Posted Jan 6 2011 11:30AM
On Nov. 28, the Pistons' Tracy McGrady was asked about the struggles of the-then 9-8 Miami Heat.
"[LeBron James and Dwyane Wade] don't complement each other," McGrady said, noting that Miami's big three is unlike that of the Boston Celtics, where Ray Allen can play off the ball comfortably. "That's why when they're on the court together, they're terrible."
McGrady's thoughts may have been a bit overstated, but the idea that James and Wade were "terrible" together wasn't too far from being accurate. In fact, you had to wonder if McGrady was a closet stathead.
When James and Wade were on the floor together for those first 17 games, the Heat outscored their opponents by just 3.7 points per 100 possessions, with an efficiency that was a little better than the league average.
That's not terrible. But in contrast, when James and Wade weren't on the floor together in those first 17 games, the Heat outscored their opponents by 12.2 points per 100 possessions. Though they were just a game over .500, they had the fifth-best point differential in the league because they were still dominant in certain games and at certain times of games. But they had problems, because they weren't at their best when their best players played together.
Game 17 was the Heat's 106-95 loss in Dallas, which was followed by a team meeting. It's not clear exactly what was said in that meeting. But it's clear things have changed.
The Heat are 19-1 since then, suffering only a two-point home loss to the Mavs on Dec. 20. And the biggest difference from the first 17 games has been the play of James and Wade together.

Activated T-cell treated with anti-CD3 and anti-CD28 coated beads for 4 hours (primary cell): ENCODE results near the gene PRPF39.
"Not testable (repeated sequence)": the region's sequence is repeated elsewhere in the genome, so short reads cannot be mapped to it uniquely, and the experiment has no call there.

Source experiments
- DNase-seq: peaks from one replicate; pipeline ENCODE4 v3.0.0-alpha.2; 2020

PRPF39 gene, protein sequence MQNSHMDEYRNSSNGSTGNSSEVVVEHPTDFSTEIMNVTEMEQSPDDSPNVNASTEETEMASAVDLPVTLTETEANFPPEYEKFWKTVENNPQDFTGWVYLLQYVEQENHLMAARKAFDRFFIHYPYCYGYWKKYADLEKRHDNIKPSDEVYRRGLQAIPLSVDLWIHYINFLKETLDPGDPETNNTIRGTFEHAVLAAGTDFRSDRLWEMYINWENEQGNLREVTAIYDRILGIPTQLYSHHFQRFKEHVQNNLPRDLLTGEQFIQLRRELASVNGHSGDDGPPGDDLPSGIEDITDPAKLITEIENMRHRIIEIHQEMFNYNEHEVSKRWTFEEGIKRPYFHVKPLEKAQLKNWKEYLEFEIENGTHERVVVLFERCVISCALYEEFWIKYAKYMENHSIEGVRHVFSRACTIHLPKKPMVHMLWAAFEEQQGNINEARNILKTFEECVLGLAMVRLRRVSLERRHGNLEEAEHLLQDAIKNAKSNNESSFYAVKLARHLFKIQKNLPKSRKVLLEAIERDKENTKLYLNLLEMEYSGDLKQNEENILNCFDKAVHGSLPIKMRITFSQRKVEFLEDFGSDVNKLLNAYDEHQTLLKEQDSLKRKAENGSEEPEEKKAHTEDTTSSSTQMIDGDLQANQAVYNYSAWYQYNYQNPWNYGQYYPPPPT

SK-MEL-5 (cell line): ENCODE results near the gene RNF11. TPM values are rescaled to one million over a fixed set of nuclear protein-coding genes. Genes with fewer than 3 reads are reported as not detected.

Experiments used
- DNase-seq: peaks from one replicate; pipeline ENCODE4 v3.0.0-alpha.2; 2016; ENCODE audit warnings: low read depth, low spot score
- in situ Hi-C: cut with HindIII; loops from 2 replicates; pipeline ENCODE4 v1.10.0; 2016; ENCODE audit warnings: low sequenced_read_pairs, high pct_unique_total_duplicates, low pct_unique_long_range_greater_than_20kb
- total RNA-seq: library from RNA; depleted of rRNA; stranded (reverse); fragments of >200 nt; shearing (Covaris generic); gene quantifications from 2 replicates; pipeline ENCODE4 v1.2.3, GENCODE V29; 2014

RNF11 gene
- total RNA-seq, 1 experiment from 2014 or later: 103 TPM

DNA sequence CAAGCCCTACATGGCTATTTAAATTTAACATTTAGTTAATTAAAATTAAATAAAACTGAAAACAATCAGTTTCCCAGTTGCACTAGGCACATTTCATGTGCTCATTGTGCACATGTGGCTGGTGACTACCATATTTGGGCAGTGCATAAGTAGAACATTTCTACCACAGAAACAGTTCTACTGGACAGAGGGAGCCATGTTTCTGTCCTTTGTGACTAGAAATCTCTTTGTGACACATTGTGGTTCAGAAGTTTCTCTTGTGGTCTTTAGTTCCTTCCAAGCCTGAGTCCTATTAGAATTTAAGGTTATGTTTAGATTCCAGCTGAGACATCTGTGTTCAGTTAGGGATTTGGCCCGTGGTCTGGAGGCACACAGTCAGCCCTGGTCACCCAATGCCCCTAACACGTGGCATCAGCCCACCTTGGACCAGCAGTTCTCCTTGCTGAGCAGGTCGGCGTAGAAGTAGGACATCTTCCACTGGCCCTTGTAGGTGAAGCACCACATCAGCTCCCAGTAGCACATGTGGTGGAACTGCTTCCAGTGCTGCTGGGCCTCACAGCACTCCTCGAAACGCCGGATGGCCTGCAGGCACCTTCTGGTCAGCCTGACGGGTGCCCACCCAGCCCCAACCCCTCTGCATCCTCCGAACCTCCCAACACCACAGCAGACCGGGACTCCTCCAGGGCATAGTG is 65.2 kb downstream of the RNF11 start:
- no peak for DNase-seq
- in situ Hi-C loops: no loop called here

|Heat efficiency with James and Wade on floor|
|Offensive Efficiency = Points scored per 100 possessions|
Defensive Efficiency = Points allowed per 100 possessions
In their last 20 games, the Heat have outscored foes by an incredible 19.8 points per 100 possessions in 531 minutes with James and Wade playing together -- which is no small sample size. The stars have aligned and Miami's opponents have suffered the consequences. In just 5 ½ weeks, we've gone from overanalyzing the Heat's problems to overanalyzing which of their stars is a more deserving MVP candidate.
The star-combo improvement has mostly been an offensive one. The Heat are shooting an incredible 53 percent, including 44 percent from 3-point range when the two MVP candidates have played together in the last 20 games.
It's also been about more than simple two-man chemistry. Beginning with that No. 27 loss in Dallas, Eddie House was replaced by Mario Chalmers in Erik Spoelstra's rotation. Chalmers' shooting numbers over the last 20 games aren't any better than House's were in the first 17, but Chalmers has taken some of the ballhandling duties from James and Wade.
|Heat point differential (per 100 possessions)|
Once again, though, the Heat's numbers have improved most when James and Wade are on the floor together.
In fact, when James and Wade were on the floor together without Chris Bosh in those first 17 games, the Heat were outscored by 21.6 points per 100 possessions. It was a small sample size -- just 66 minutes -- but the numbers were alarming.
Over the last 20 games, the Heat still have been poor defensively (114.0 points allowed per 100 possessions) in 44 minutes of action with James and Wade but not Bosh on the floor, but they've been ridiculously efficient offensively (129.1).
With questions about their chemistry now a thing of the past, the Heat have clearly established themselves as one of the NBA's elite teams. They're winning consistently -- and they're winning big -- with the best point differential in the league.
When the NBA named James and Wade as December's co-Players of the Month, it may have seemed like somewhat of a cop-out. But it was actually quite appropriate, because what the two stars did together propelled Miami to that 15-1 record last month.
It won't matter much at season's end which of the Heat's two biggest stars was most valuable. What will matter is that they're most valuable when they're playing together.
All numbers are through Tuesday, Jan. 4 and were compiled with the help of the NBA and StatsCube.
The views on this page do not necessarily reflect the views of the NBA, its clubs or Turner Broadcasting.
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